Which brings me to one of my main gripes with the movie: the set design and overall aesthetics of the film has the quality of a late 80s/early 90s B movie. I don't doubt the sets and props were expensive to build, but the very outdated aesthetics and lazy designs (e.g. the alien corridor, the freight train, the buildings, etc.) simply don't hold up to the standards of films released after the mid-90s.
Maybe as a designer, I'm more sensitive to these things, but what makes older sci-fi movies look dated is often a lack of attention to detail in the design of props and sets, or having designs that just don't mesh with the trends in industrial design/fashion/consumer tastes in the intervening years.
Ghosts of Mars' costumes (especially the police uniforms), sets (the small mining town is really the only setting for 99% of the film), props (the heavy machinery and weapons) all look very amateurish compared to the much more convincing and skillfully executed designs of other contemporary sci-fi films. Granted, Mission to Mars and even Red Planet had much larger budgets, but good design doesn't cost that much.
The film can be forgiven for the low quality practical effects and makeup, which are often laughably bad. But other poorly executed details are simply the result of sloppiness and lack of effort.
Case in point? The Martian language basically boils down to the actor just repeating "lah-lah-lah-lah-lah..." I'm dead serious. It comes off exactly as stupid as it sounds.
The leather police uniforms also look tacky, further giving the film a cheap, straight-to-video feel. I can see an 80s audience believing that this is how future police officers might dress, but it has zero relation to the evolution of police uniforms (in any country) in more recent decades (which tends towards utility over arbitrary aesthetics).
But the greatest sin of this action horror film is the terrible action scenes. I can live with low production values and a simple plot. I can even live with the abundant plot holes (like the rookie shooting the possessed prisoner and endangering everyone for no reason and the complete lack of reaction from everyone else, or the implausible plan used to attack the aliens). I can even ignore the cheesy special effects and makeup, as well as the 90s metal band look that all the aliens have.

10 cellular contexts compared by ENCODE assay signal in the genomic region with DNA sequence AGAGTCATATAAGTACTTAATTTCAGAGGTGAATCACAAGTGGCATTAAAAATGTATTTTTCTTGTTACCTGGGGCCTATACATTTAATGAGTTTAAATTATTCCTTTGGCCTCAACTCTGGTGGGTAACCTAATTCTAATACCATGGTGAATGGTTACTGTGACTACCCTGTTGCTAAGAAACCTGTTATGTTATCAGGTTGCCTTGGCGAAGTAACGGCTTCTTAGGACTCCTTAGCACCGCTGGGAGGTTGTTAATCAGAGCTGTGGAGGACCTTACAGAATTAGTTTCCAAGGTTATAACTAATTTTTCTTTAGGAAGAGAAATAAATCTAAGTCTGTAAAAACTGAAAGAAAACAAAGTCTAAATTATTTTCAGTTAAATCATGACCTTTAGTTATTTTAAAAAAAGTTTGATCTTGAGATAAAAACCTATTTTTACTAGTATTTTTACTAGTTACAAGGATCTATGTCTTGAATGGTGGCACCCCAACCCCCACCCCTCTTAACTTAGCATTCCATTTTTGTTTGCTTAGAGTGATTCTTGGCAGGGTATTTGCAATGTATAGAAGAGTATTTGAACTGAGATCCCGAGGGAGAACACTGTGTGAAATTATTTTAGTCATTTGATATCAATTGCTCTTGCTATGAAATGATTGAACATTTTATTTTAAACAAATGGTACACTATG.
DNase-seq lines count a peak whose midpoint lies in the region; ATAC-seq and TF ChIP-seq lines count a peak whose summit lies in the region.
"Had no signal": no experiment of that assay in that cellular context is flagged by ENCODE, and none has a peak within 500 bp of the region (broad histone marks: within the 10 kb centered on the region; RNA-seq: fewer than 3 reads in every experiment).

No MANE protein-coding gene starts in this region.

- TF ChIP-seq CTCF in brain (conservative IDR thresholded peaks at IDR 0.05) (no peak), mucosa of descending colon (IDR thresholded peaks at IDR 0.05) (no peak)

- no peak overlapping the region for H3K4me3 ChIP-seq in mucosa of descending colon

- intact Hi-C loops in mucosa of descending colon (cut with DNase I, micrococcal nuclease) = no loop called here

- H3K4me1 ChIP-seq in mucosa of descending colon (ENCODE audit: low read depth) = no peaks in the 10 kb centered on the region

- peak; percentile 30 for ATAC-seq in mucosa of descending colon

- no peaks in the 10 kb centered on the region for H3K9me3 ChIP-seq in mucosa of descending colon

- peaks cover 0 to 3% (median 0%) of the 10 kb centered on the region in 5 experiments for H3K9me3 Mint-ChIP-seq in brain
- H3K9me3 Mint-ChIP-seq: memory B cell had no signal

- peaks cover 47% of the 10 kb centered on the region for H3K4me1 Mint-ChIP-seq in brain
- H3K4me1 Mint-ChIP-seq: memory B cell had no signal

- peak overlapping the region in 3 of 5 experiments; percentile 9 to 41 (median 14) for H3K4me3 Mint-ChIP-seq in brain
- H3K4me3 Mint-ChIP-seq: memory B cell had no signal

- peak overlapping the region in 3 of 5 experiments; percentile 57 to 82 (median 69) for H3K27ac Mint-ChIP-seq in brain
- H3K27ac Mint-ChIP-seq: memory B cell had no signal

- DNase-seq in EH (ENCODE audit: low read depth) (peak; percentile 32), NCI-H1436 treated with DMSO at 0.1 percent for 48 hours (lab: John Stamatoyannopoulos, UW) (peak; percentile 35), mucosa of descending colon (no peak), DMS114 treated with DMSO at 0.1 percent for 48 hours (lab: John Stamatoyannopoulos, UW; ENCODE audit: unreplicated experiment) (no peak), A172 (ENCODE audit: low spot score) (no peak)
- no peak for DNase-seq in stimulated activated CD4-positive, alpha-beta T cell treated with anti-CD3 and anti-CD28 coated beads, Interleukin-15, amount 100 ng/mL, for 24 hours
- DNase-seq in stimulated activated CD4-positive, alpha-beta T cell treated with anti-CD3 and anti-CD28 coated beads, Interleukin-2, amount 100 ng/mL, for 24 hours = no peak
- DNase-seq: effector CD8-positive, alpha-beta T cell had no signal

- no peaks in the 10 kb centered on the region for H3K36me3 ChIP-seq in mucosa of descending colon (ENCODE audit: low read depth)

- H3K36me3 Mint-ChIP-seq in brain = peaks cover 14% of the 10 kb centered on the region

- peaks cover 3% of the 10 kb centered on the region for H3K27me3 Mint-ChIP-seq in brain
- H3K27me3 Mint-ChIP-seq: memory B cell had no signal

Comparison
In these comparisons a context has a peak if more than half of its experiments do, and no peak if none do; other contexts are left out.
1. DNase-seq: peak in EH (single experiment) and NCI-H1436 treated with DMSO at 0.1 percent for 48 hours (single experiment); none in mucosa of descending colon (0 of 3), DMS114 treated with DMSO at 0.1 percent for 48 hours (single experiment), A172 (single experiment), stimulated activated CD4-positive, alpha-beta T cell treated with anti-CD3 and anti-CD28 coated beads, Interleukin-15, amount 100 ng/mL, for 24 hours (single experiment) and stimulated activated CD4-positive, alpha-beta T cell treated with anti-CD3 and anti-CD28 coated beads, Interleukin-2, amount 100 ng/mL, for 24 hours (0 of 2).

However, I can't overlook the terribly choreographed fight scenes in the film and the stupid, contrived weapons that the aliens wield. An abundance of gory deaths doesn't come close to making up for Carpenter's utter lack of talent for directing a contemporary action film. The fights look incredibly fake, and the gruesome deaths and dismemberment scenes are clumsily edited in a way that disrupts the pacing of the action sequences (as if all the action pauses for a second as everyone watches someone get decapitated).
All in all, this is just an incredibly mediocre film from a director who seems to have either lost his touch or simply fallen behind the times. It's incredibly disappointing to say the least.
Here's yet another filmmaker using bots and puppet accounts to
astroturf their IMDb entry.
This film has had 6000+ votes average to 8/10, yet has only 16 reviews, the majority of which are negative, and the only positive reviews are by accounts that have no other activity on them.
Unsurprisingly, the movie is terrible. Filmmakers who resort to stuffing ballots (like companies that spam their products/services) generally don't have the skill or character to produce a competent product. But, if anything, the trailer's at least good for a few laughs.
It's an incoherent montage of bad CGI and poorly shot, and even worse acted scenes that run more like screen test rejects than a promotional trailer for a commercial film. The clumsy, ham-fisted dialog will leave you scratching your head and feeling embarrassed for those with their names actually attached to this trainwreck. I'm not sure you could make a worse movie trailer if you tried.
I have no problem with people making and promoting bad films. Everyone has to start from somewhere, but IMDb really needs to address their astroturfing problem or IMDb ratings will soon completely lose their credibility.
So a movie with a 2.8 rating has 22 reviews, all giving it 8, 9, or 10
out of 10 stars and filled from beginning to end with soapy blind
praise for the film and over-the-top fawning for the film makers. Oh
and surprisingly all of these rather generic and utterly useless
reviews have 100% usefulness ratings.
But the really odd part about all this is the fact that all 22 users have only a single review to each of their accounts and no message board posts. So they happen to have no interest or strong feelings about any movies except this one--amazing! Well, this is either the best indie film ever made or a film so bad, by filmmakers so incompetent and with so little professional integrity, that they actually resorted to such a tactless and blatant astroturf job.
And it should be no surprise to anyone that it's not the former. This movie is really, _really_ bad (even worse than the trailer). Paying barely literate people to spam positive reviews for their film on IMDb and YouTube is pretty much the only way they can trick anyone into watching this rubbish. But they couldn't even do that right.
What they really should have done was use all that money to hire some professional writers and film makers to make an actually decent film for them.
P.S. See the message board discussion entitled "Reviews" for more anomalies.